Here's how Superhero film franchises can work and not lead to ever increasing tent-pole film making that cripples creativity, destroys studios, and paralyzes audiences. I open this review with the full knowledge that The Wolverine is a one-hundred-million dollar film and in the current Hollywood superhero climate that's almost an art-house budget. The Wolverine's budget is a full sixty million dollars less than X-Men Origins: Wolverine from 2009. But, that's enough money talk for now. Why then, do I suggest that The Wolverine is the way to make Superhero films work?
Because The Wolverine is not an origin story, it's not a reboot, it's not a superhero film trying so desperately to be taken as a serious work of adult drama that it drowns beneath its own pretensions (Christopher Nolan's Batman series I am looking at you), or wrings every last drop of fun out of the story (Cough Cough Amazing Spiderman Cough). What The Wolverine does is give us a 99% stand alone story that takes our main character on an adventure. It's almost a complete one-shot deal, you know, like actual comic books used to be. And, because this is the 5th appearance for The Wolverine in cinema, including the one-line cameo in X Men: First Class, so explaining who Wolverine is, where he came from, and why, isn't at all important. The script by Mark Bomback and Scott Frank does the work of introducing his mutant abilities quickly and unobtrusively so that even the rare two or three people on Earth who acquainted with Wolverine won't be left baffled by the rest of the film.
The story is simple, taken from, I believe, a Frank Miller story from around 1985 in which our hero is brought back to Japan to meet an acquaintance from his time in The Pacific Theater of World War 2. While there he's brought into a family battle featuring high finance, ninjas, and Yakuza gangsters putting good ol' Logan sort of in the same kind of role that Shintaro Katsu used to play as Zatoichi: The Blind Swordsman. That film series, all 25+ films, succeeds for the same reason that The Wolverine succeeds, it doesn't come with the baggage of the preceding films – well, not much of it anyway.
The connective tissue, and that which puts The Wolverine into the X-Men film timeline is Logan's recurring dreams of Jean Grey who is still dead, and constantly beckoning to him to join her in the afterlife to which he sentenced here. It wasn't overdone and sort of reminded me of the Deadpool comics where he is sweet talking The Grim Reaper who is is true unrequited love. The little scenes with Logan and Jean are well spaced, and occasionally work to flesh out some little characteristic of Logan's psyche. He is completely aware that he is a killer, and that he is dangerous, and that when he is around people they tend to get hurt and hurt badly. We catch up with Logan living as a – well, as a Wolverine really – deep in the Canadian wilderness, perpetually camping and sporting a ZZ Top quality beard. Before you can say unleashing his claws on a clueless asshole, he's found by a representative of his long lost friend's family and flown back to Japan for a formal goodbye and thank you – At least, that's what he's told.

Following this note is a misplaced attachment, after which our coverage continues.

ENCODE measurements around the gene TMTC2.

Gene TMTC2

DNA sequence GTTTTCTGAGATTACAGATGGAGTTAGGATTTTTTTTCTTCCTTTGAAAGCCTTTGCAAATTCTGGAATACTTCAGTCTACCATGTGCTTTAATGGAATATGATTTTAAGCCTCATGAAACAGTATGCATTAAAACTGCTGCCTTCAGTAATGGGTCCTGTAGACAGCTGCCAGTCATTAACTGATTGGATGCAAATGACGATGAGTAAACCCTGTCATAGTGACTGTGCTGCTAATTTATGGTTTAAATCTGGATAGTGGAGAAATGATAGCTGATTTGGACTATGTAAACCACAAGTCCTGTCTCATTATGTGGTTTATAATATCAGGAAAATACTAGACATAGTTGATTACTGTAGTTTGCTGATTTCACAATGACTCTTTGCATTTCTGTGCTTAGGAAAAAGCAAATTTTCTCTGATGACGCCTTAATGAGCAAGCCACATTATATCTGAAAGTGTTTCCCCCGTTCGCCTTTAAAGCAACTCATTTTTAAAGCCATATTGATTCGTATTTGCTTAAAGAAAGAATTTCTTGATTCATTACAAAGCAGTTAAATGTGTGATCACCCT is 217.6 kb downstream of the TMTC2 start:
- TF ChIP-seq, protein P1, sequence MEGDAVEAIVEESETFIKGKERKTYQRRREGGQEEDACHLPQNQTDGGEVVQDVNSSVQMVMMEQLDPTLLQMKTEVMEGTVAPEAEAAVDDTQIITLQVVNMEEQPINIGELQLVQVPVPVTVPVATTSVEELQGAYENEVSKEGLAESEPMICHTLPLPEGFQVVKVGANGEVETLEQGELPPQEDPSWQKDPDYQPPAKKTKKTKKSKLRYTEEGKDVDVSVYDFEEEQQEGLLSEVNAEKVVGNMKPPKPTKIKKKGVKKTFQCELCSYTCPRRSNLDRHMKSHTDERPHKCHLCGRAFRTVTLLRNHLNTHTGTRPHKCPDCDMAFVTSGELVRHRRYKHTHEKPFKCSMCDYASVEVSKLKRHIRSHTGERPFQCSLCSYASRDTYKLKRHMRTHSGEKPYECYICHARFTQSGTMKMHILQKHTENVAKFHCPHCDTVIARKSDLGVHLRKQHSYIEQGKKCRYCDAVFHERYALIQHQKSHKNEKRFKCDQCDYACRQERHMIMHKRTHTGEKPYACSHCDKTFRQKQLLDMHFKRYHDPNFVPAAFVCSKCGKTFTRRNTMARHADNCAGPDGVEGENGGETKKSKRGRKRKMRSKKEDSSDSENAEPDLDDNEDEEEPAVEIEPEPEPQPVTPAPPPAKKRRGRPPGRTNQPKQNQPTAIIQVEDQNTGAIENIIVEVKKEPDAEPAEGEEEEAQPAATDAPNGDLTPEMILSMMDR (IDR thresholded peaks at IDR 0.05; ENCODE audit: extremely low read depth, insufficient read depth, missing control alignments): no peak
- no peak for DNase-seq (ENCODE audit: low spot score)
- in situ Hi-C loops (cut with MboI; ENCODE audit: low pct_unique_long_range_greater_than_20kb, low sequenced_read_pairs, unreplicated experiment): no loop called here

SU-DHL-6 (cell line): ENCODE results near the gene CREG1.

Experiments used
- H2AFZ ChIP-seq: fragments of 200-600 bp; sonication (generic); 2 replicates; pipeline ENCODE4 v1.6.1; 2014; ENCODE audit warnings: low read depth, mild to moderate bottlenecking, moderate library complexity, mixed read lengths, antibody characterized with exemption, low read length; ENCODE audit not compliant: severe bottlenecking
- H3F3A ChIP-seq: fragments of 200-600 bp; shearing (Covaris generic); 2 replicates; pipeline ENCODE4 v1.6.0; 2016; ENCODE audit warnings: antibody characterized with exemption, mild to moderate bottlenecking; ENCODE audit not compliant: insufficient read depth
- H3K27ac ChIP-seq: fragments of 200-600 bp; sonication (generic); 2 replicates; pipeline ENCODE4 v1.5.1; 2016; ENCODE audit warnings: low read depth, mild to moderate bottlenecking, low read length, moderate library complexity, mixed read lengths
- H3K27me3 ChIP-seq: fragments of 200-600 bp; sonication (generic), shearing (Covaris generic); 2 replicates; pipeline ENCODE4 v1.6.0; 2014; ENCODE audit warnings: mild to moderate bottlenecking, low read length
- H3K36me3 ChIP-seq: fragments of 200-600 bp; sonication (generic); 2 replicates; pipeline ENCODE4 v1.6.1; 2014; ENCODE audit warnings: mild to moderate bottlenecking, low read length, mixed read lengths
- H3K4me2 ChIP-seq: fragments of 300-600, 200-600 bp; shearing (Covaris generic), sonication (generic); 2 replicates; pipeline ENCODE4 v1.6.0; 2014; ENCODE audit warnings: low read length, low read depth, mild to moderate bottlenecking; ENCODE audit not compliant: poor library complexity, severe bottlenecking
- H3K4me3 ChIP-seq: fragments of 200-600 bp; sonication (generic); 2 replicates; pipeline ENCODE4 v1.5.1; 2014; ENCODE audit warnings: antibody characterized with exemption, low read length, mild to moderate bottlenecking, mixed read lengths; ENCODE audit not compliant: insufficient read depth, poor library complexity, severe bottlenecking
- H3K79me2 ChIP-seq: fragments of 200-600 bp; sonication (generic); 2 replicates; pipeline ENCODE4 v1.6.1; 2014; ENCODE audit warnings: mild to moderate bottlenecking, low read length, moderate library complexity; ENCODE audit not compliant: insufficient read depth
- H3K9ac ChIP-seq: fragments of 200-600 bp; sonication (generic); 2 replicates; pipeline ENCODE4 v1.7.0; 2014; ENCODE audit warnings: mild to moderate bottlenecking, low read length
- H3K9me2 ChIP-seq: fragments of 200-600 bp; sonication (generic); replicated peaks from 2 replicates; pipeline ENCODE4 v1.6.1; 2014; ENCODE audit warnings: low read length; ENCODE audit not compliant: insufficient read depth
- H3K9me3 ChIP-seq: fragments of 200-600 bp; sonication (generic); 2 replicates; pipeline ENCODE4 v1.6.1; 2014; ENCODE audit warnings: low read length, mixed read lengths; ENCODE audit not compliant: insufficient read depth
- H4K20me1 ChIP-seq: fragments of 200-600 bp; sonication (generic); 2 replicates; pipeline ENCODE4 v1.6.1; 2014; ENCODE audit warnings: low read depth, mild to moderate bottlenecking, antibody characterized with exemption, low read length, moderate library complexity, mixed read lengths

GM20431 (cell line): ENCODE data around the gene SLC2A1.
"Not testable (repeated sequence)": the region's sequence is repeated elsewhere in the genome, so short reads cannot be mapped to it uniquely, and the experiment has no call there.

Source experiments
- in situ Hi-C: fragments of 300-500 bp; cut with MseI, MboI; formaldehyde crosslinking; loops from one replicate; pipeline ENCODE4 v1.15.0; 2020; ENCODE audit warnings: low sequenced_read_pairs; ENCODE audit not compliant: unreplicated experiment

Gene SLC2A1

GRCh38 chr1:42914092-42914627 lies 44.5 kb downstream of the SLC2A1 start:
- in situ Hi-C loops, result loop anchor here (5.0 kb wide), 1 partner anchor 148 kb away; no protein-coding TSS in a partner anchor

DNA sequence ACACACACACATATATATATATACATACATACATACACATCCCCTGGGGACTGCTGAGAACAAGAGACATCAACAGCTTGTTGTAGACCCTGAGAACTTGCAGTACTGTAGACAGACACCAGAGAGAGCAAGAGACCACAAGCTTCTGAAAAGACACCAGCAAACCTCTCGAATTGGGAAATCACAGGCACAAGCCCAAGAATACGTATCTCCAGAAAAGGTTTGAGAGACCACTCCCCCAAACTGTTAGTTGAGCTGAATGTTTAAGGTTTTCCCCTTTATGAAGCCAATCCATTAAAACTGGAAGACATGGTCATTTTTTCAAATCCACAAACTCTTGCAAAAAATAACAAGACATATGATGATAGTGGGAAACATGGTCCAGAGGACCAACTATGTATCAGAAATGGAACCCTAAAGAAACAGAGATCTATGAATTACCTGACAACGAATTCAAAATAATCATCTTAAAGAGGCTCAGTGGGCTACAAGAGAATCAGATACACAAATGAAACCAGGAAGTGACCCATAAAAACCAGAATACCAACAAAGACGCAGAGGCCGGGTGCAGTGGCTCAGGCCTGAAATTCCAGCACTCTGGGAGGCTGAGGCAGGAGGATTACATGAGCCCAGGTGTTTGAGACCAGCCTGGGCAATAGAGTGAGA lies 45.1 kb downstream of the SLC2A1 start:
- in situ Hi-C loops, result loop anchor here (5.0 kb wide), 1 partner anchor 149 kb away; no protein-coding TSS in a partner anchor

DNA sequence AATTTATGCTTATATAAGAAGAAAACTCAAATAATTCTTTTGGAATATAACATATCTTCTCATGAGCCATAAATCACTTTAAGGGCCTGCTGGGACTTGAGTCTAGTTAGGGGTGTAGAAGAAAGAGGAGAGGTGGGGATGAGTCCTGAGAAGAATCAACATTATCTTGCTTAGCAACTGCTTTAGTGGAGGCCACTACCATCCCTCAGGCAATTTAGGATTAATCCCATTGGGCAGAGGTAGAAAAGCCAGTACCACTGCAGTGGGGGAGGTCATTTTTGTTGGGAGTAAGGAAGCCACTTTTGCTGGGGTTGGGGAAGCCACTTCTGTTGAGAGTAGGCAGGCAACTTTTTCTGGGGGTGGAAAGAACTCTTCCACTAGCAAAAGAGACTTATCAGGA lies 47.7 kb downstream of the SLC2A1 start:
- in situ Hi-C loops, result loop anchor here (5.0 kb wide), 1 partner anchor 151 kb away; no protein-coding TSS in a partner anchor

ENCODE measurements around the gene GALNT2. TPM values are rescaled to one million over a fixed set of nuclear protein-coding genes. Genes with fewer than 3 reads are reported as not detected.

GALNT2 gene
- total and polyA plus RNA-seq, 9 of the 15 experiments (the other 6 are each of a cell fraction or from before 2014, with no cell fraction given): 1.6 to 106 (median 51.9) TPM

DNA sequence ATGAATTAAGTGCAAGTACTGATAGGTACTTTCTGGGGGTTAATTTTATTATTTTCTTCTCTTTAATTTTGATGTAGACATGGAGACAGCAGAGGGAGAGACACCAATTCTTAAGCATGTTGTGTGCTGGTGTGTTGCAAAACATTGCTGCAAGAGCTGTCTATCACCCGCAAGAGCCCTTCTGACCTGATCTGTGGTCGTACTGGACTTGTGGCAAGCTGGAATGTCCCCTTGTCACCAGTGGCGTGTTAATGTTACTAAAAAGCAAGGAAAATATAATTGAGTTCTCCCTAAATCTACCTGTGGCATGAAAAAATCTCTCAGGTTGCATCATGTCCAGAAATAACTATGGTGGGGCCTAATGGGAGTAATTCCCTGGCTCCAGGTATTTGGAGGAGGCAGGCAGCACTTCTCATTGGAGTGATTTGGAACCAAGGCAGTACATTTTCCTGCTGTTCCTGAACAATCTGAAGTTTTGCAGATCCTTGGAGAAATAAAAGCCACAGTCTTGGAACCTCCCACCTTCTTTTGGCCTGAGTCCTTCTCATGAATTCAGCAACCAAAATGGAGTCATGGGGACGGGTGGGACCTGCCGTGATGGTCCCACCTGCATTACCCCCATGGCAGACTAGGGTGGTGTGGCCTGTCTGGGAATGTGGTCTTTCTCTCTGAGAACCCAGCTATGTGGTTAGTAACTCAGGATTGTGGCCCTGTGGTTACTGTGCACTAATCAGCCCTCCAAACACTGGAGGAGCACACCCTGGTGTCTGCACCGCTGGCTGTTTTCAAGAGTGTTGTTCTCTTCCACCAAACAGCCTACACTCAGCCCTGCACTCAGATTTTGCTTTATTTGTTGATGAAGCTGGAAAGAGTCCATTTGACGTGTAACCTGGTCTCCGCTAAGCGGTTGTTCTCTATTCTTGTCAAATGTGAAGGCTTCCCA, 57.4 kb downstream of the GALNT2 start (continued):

Wolverine has never been the smartest of characters, which considering his age is maybe unusual, so that when he is finally face to face with the man he saved from the nuclear explosion at Nagasaki and that man is 80 years old and dying of terminal cancer and that man is a billionaire... and that man makes not so subtle hints that he has the technology to take your mutant healing power away and bestow it on someone else who – I don't know, maybe just throwing this our there, has terminal cancer and is about 80 years old, and a billionaire – and it bounces off your adamantium-lined skull like the plot points are written on ping pong balls, and you still don't put 1 and 1 together. Well, like I said, Professor X is known for his brains, Wolverine not so much.
Idiot-plot aide, The Wolverine is a very engaging film. Once the plot to assassinate the daughter of Wolvie's now-dead-80-year-old best friend is revealed the film doesn't slow down much. There's some stereotypical dumb plot stuff, he and Mariko (the daughter) spend way too long in a house that all of the other characters know about, for example, and the subplot about Wolverine losing much of his healing ability, but not enough to really slow him down or force him to make sacrifices, goes on too long. The only real hole in the plot is for the villain, Viper (Svetlana Khodchenkova), other than being a doctor treating the head of a Japanese corporate empire for cancer, and her revelation as a mutant she is a weak mcguffin of a villain. But all in all the script is solid and offers enough twists and seemingly weird little side elements that come back around to the final act for a very thorough if not satisfying cleanup.
There's a little bit to set up the next X film too, but not enough to make stink about.
The acting is universally good, which considering the quality of the cast isn't surprising. Hiroyki Sanada, Tao Okamato, Rila Fukashima, and of course Hugh Jackman, carry this material with a surprising amount of gravitas.
The direction by James Mangold is great except for frenetic incoherent fight sequences. Honestly when will directors stop shooting these from ball-height and cutting every .0004 seconds? I know it's meant to emphasize the action but unwatchable visual confusion isn't the way to impart excitement, but a way to impart anger. I realize that it's ironic to complain about a superhero movies being a better drama than an action film, but The Wolverine is one of them. Mangold's done good work, Cop Land, Walk the Line, and 3:10 to Yuma, metsa-metsa work like Girl Interrupted, and crap like Knight and Day. The Wolverine falls somewhat closer to Knight and Day, but it's still better than ANY origin story or reboot.